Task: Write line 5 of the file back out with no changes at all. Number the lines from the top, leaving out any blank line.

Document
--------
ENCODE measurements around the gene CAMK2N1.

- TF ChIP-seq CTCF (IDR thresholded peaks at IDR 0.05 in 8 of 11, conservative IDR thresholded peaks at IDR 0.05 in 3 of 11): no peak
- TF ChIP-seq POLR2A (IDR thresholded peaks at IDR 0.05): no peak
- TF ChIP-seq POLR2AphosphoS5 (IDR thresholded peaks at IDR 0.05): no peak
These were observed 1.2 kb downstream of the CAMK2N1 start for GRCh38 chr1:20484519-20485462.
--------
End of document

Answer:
These were observed 1.2 kb downstream of the CAMK2N1 start for GRCh38 chr1:20484519-20485462.